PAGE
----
Page 6 € October 10, 2018 DINING OUTBy DEBBIE FLESSNERLETS GO CORRESPONDENTWhen brother and sister Scott and Susan Gordon were growing up, their father was a U.S. Navy pilot whose job took the family from San Diego to Wisconsin at a very young age. After they became adults, their parents discovered that they really liked Southwest Florida. Later on, the siblings did, too. Our parents are snowbirds and theyve had various homes here on the Gulf Coast,Ž Scott said. Once they found this area, they fell in love with it, and now they live in Placida part time and in Wisconsin part time.Ž Back in Wisconsin, Scott and Susan were both chefs at different restaurants/ resorts, but then they owned a restaurant together for four years. A little more than “ ve years ago, they both moved down to Florida full time and opened the Placida Grill. This past January, they relocated to their current 150-seat site in the Cape Haze Plaza on Placida Road. The sibling team has been working together for a long time and has systemized their operations so that Susan is in charge of the back of the house and all that entails, and Scott runs the front of the house. They are both there every hour the restaurant is open, which Scott says their regular clientele has come to expect. Our customers come from Boca Grande, Cape Haze, Rotonda, Englewood and further out,Ž he said. We have a lot of great ones, and they know that our philosophy is to get the best quality ingredients that we can.Ž The Placida Grill serves primarily fresh seafood, steaks, pasta, burgers and salads in a both stylish and relaxed setting. Its open for lunch and dinner, and each day Scott and Susan post specials for the evening, which could be something carefully crafted, but simple, like a lamb shank with mashed potatoes or a Berkshire pork chop. Both siblings went to culinary school, Susan to Johnson & Wales and Scott to the Cordon Bleu, but Susans degree was in bakery and patisserie, which means that she also creates all of the Placida Grills homemade desserts. Each day on a board in the front of the restaurant, she posts the sweet treats that are available, such as key lime pie, Heath Bar bread pudding, bourbon pecan pie and Barbs chocolate cake. Scott said that he and his sister are thrilled to be a part of the Gulf Coast Community, and enjoy supporting local nonpro“ ts, when asked. We feel like we love having a restaurant here, partially because we have access to such great seafood and local ingredients,Ž he said. We get fresh “ sh deliveries every day were open. Well see whats good and we buy 20 pounds of it and sell out that night.ŽPhilosophy of sibling owners of Placida Grill is to get the best quality ingredients LETS GO PHOTOS BY DEBBIE FLESSNER Scott Gordon, co-owner of Placida Grill, is pictured with sta members Madison Naton and Lacey Graham. Placida Grill o ers fresh local seafood and regional specialties in lovely Placida. IF YOU GOPlacida Grill is located at 8501 Placida Road, in the Cape Haze Plaza. Its open Tuesday through Saturday, from 11 a.m. to 9 p.m. For more information, visit the website at or call 941-828-1437.By ENNIS BISBANOThe Commodores, the jazz band of the U.S. Navy Band, Washington, D.C., will be presenting a free concert on Veterans Day, Nov. 11, beginning at 7 p.m. at the Charlotte Performing Arts Center, 701 Carmalita St., Punta Gorda. The concert is sponsored by the Charlotte Harbor Chapter of the Military Of“ cers Association of America and the Silver King Marching Band of Charlotte High School. The sponsoring organizations are pleased to be affording the citizens of Charlotte County this opportunity. Tickets can be picked up at the Box Of“ ce at the Charlotte Performing Arts Center on Carmalita Street in Punta Gorda Monday through Friday from 9 a.m. to 5 p.m. Tickets must be picked up in person and are limited to four tickets per person.The Commodores, the jazz band of the U.S. Navy Band presenting free concert on Veterans Day IF YOU GOThe Commodores, the jazz band of the U.S. Navy Band, Washington, D.C. will be presenting a free concert on Veterans Day, Nov. 11, beginning at 7 p.m. at the Charlotte Performing Arts Center. Tickets can be picked up at the box office at the Charlotte Performing Arts Center on Carmalita St, in Punta Gorda Monday through Friday from 9 a.m. to 5 p.m. Tickets must be picked up in person and are limited to four tickets per person. Explore Trafalgars must-see travel destinations for the itinerary and package that are perfect for you. Plus, learn about exclusive AAA Member Bene ts that can add value to your trip and you wont nd or get anywhere else. AAA Travel invites you toTRAVEL TALK BY TRAFALGAR BR-0764Spaceislimited!PleaseRSVP, October 15 € 2:00PMVenice Community Center326 Nokomis Ave S. Venice, FL 34285 RSVP: (941) 493-2100 Tuesday, October 16 € 2:00PMCharlotte Harbor Event & Conference Center75 Taylor St. Punta Gorda, FL 33950 RSVP: (941) 627-154417753 Toledo Blade Boulevard, Port CharlotteRT 776 AND TOLEDO BLADE941-235-0005 adno=3618834-1002 RJs Friday Night & Saturday Afternoon Live MusicŽ Beer & Wine Available New England Seafood RestaurantFish & Chips (Haddock)2 For $20All Day, Every Day!!Dine in OnlySuper SpecialŽ SATURDAY ONLYLobster Roll w/Side$12.99Served Hot OR ColdDine in Only TUES-THURS: 11AM 7PM € FRI: 11AM 8PM € SAT: 11AM 4PM € CLOSED SUN AND MON adno=3616474-1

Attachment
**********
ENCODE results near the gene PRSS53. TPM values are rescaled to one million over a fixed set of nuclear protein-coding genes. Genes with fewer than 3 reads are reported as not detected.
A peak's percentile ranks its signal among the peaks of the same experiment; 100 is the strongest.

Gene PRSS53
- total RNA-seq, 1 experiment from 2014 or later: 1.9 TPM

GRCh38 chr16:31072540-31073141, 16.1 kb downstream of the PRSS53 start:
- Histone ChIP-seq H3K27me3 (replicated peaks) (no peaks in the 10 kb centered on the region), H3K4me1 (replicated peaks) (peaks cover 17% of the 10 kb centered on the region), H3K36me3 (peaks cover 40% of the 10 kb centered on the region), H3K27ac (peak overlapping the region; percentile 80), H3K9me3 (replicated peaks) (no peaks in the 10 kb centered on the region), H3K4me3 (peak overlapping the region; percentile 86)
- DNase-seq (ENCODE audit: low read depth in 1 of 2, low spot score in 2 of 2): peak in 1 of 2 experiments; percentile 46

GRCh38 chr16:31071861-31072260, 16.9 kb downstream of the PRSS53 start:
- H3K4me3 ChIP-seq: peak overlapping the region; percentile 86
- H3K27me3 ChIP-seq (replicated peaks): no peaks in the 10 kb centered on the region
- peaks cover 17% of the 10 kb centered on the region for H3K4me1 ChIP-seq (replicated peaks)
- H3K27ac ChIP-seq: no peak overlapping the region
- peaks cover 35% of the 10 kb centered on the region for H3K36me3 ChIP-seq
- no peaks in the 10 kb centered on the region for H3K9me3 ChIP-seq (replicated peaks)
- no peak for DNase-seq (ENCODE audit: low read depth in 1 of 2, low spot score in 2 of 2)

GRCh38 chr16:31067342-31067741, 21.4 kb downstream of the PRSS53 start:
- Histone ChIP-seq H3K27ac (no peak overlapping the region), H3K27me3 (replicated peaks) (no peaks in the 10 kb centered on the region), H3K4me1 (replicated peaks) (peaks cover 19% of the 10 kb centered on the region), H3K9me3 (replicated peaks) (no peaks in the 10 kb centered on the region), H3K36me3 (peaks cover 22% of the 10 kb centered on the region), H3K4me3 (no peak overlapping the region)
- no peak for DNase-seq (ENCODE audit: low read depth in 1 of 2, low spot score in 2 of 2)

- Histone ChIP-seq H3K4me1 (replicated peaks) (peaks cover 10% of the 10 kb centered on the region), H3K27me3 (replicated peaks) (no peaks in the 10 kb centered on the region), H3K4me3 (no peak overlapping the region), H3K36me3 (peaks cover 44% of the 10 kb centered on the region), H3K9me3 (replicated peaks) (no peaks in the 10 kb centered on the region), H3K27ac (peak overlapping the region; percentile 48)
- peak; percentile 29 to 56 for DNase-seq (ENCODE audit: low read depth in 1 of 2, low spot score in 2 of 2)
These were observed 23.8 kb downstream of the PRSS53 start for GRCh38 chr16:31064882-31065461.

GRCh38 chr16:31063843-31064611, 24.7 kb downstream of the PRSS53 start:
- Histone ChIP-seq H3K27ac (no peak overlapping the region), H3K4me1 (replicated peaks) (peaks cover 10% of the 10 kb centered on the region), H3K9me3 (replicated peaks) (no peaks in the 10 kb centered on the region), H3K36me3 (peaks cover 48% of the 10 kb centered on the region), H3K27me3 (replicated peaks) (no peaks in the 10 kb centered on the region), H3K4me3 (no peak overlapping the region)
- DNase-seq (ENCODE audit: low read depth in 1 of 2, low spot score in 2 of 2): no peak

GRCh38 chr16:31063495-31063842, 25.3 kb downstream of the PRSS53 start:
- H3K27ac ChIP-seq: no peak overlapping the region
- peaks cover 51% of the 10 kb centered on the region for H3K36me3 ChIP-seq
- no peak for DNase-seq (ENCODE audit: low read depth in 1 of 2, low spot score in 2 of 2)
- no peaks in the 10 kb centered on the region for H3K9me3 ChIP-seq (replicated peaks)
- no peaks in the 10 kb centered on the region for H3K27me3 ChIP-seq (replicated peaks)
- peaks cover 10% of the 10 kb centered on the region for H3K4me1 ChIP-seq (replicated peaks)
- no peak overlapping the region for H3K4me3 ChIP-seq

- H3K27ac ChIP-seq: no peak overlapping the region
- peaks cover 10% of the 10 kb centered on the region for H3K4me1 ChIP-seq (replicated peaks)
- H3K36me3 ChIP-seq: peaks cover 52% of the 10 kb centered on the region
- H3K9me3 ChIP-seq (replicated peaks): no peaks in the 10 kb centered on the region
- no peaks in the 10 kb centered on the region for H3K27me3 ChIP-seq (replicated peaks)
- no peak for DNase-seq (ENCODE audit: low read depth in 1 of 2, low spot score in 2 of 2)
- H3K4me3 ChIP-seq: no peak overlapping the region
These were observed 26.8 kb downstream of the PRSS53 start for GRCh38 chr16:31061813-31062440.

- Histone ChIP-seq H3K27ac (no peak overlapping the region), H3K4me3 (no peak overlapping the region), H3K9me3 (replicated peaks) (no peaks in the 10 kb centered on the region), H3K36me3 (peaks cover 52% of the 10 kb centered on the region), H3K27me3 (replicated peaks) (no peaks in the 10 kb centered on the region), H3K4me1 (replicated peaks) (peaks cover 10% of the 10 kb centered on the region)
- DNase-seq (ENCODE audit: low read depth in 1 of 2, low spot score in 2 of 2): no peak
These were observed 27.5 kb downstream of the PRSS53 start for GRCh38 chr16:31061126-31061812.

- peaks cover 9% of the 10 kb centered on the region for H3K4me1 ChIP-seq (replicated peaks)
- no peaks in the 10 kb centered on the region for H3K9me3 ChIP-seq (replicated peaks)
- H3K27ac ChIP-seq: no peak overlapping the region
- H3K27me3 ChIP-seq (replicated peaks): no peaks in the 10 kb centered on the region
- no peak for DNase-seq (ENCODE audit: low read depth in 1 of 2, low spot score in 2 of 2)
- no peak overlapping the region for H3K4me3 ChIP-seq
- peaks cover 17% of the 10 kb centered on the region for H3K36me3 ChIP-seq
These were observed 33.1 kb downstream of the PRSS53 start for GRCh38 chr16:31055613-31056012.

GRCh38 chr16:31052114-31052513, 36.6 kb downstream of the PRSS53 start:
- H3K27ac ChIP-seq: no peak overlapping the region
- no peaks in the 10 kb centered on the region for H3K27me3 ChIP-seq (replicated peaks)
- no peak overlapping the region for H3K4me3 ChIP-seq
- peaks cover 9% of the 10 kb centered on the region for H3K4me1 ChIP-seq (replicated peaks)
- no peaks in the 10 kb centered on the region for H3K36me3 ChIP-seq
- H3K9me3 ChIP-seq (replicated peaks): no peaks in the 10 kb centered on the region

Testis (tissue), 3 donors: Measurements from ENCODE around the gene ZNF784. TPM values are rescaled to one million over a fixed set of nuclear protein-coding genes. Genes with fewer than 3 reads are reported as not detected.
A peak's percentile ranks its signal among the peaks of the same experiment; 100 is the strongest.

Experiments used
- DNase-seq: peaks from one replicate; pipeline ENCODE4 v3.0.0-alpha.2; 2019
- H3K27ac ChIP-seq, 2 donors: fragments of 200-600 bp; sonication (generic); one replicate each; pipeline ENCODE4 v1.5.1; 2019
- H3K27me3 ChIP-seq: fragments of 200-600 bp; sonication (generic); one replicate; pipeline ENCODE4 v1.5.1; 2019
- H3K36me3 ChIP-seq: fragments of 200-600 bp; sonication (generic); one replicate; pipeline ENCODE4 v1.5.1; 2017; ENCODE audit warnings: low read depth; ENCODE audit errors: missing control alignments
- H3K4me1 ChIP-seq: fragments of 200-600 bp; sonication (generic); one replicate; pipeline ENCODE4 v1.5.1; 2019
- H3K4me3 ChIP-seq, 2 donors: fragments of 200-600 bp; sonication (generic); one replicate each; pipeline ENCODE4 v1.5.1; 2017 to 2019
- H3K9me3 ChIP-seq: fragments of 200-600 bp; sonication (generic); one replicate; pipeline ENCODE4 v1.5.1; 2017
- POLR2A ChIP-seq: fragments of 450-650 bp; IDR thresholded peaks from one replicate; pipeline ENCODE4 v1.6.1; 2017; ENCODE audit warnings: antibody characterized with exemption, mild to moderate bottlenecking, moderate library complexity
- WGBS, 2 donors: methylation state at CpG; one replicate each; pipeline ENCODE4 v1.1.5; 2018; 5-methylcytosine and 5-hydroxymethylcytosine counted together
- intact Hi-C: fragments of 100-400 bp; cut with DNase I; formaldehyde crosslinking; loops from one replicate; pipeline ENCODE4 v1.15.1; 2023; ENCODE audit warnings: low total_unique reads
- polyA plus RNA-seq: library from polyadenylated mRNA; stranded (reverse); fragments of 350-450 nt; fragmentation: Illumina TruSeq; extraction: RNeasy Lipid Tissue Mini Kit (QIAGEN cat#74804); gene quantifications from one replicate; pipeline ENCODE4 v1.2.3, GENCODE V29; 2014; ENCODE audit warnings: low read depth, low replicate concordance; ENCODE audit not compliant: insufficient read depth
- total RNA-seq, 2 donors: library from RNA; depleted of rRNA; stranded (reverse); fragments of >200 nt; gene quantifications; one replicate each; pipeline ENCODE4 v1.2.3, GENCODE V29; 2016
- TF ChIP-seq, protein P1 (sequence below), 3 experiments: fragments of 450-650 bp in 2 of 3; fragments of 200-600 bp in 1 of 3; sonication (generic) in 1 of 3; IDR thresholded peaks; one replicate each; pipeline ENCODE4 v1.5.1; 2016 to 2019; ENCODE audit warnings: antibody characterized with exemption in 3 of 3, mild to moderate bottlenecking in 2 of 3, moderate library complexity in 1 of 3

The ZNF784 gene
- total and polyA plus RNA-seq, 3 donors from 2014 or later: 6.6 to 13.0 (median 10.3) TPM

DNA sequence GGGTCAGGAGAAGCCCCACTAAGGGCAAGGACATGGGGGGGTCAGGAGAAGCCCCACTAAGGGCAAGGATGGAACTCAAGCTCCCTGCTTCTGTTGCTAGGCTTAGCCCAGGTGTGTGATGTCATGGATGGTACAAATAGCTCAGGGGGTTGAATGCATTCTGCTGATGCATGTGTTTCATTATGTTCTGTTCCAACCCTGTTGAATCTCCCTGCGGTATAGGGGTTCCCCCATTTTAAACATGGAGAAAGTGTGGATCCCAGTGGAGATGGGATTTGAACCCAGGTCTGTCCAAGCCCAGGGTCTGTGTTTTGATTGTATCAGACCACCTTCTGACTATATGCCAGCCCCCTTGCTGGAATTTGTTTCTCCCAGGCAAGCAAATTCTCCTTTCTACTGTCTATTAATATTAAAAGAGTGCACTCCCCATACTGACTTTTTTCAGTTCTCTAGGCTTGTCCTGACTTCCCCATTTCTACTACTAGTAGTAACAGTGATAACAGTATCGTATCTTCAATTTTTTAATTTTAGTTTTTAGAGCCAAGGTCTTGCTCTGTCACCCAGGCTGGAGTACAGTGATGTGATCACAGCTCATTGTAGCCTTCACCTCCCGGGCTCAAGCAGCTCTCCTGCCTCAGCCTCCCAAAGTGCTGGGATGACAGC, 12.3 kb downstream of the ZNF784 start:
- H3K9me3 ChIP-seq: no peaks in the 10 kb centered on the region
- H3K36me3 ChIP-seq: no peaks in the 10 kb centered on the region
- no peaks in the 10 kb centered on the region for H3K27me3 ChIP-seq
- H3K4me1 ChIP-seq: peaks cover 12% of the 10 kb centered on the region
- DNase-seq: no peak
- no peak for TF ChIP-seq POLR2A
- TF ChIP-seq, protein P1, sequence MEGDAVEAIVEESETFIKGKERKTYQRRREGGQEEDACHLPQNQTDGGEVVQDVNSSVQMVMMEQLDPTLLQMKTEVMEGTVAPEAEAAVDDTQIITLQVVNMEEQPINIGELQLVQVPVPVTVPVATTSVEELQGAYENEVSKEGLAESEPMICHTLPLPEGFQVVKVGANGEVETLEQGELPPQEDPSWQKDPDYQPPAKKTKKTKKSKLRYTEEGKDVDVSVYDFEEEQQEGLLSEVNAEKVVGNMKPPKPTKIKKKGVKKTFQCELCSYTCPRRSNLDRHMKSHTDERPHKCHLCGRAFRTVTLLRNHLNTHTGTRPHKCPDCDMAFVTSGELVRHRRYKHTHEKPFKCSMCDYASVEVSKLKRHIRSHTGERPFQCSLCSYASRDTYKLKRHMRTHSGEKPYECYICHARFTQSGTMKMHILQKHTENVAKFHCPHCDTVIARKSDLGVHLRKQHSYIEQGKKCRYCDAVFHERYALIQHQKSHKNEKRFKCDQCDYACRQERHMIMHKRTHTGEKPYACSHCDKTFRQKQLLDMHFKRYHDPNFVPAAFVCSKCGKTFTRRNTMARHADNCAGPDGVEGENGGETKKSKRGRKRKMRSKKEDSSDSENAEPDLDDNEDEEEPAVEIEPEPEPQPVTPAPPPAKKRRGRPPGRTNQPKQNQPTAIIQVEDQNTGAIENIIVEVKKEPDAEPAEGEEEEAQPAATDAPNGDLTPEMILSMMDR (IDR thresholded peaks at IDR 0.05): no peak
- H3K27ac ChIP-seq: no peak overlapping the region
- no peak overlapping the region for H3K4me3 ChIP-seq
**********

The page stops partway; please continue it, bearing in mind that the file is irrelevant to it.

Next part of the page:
Page 7 € October 10, 2018AT YOUR SERVICE Meet your ServerBy DEBRA GOUVELLISLETS GO CORRESPONDENTHow long have you been a server? I have been working in the service industry for 15 years. My mom is a bartender and I grew up in the atmosphere.Ž What is one of your funniest stories while being a server? I had a woman offer to pay for my college classes.Ž Where where are you from? I am a native Port Charlotte girl. I went to school here and everything.Ž What advice would you give to people who are getting started in this type of business? Always Smile.Ž What is the best thing about working here? The good vibrations, good people, our customers, and employees.Ž A customer sends their order back. How do you handle it? I have honestly never had that happen ... but if it did I would make them a new one.Ž Two Brothers Hoodoo Lounge is located at 4300 Kings Highway, Unit 415, Port Charlotte.Teri Shearin Two Brothers Hoodoo Lounge LETS GO PHOTO BY DEBRA GOUVELLISTeri Shearin is a server at the Two Brothers Hoodoo Lounge in Port Charlotte. The establishment opened just 7 weeks ago. I enjoy working here because of the great Vibes and I grew up in the service industry as well ... my mom is a bartender,Ž said Shearin. adno=3618965-1 SIGHTSEEING € LUNCHEON € DINNERJCCRUISES.COMFOR RESERVATIONS & MORE, CALL:239-334-7474THANKGIVING LUNCHEON CRUISE Thursday, Nov. 22th CHRISTMAS CAROLING SANTA CRUISE Sunday, Dec. 16th CHIRSTMAS DAY BUFFET CRUISE Tuesday, Dec. 25th NEW YEARS EVE DINNER/DANCING CRUISE Monday, Dec. 31st Holiday Dinner Parties Downtown Fort Myers 1.866.249.1087 MORE THAN JUST CRUISES! Prices per person plus cruise/package taxes & fees. Subject to availability. Restrictions apply. Check pricing quoted.FL ST#37304 Wir Sprechen Deutsch T as t e of I re l a n d Spri n g 2019Sail from Ft. Lauderdale to Dublin via Ponta Delgada (overnight), Cork, and Waterford, then begin a 6-day very inclusive escorted land tour visiting Blarney Castle, Cliffs of Moher, Killarney, Ring of Kerry & More!Bus from select FL cities. 20-D ay Cr u ise T o u r Pac k age... fr. $2 999 REDU C ED AIR TO HAWAII!! (or free from select cities) NCLs Pride of America 7-Day Cruises around the Hawaiian Islands! ( t o t a l of 100 h o u rs i n por t) Call to check rates & availability! Pa n ama Ca n a l from T ampa N o v 2018Sail roundtrip from Tampa to Grand Cayman, Ocho Rios, Santa Marta, Cartagena, Panama Canal/Gatun Lake, Colon, Puerto Limon, Santo Tomas de Castilla, Harvest Caye & Costa Maya.(rates/availability subject to change at any time without notice due to various promotions by the cruise line) 14-D ay Cr u ise... fr. $549C u ba, Caribbea n & Ca n a l O c t 2018Sail roundtrip from Miami to Havana, Harvest Caye, Roatan, Puerto Limon, Panama Canal/Gatun Lake, Colon, Cartagena, Santa Marta & Aruba.Passport & Cuban visa required.(rates/availability subject to change at any time without notice due to various promotions by the cruise line) 13-D ay Cr u ise... fr. $569E as t er n Caribbea n D e l ig ht F eb. 2019Sail roundtrip from Miami on the new Norwegian Bliss to St. Thomas, Tortola & Nassau. Bus from select FL cities. Plus Pick 2 Perks! 8-D ay Cr u ise Pac k age... fr. $7 49 2019 Cr u isi n W i th Th e G o l d t o n es D oo W op Cr u iseSail from Miami to Key West, Puerto Costa Maya, Cozumel & Grand Cayman. Includes: Cocktail Party, Gift, Performances by The Goldtones, Bus from select FL cities, Taxes, Cruise Host & More! 8-D ay Cr u ise Pac k age... fr. $999 Ex c lu si v e !adno=3618853-1002 390 Nokomis Ave. S. Venice, FL 941-485-7136 SEE ART. FEEL ART. CREATE ART SEE ART. FEEL ART. CREATE ART Whats going on at the Venice Art Center? 2018 2018 2019 Course Guide is now available! 2019 Course Guide is now available! Stop in for your copy today or Stop in for your copy today or view and sign up on view and sign up on Fall Members ShowŽ Fall Members ShowŽ Give us your best...any medium with only the exhibition rules to restrict your imaginatio n... October 12…November 9 Reception: October 12, 5…7pm Lunch & Lecture with Baila Miller Thursday, 10/18, Alfred Stieglitz & Georgia OKeeffe Lecture only with Baila Miller Thursday, 10/25, Revolution in Art: The French Impressionists VAC Uncorked Step-by-Step Instruction Thursday, 10/18, 6:30…9pm: Francis Smith Visit to see the project You and your friends will leave with a masterpiece! No experience necessary. Bring your own beverages and snacks. Different projects each month! adno=3619078-1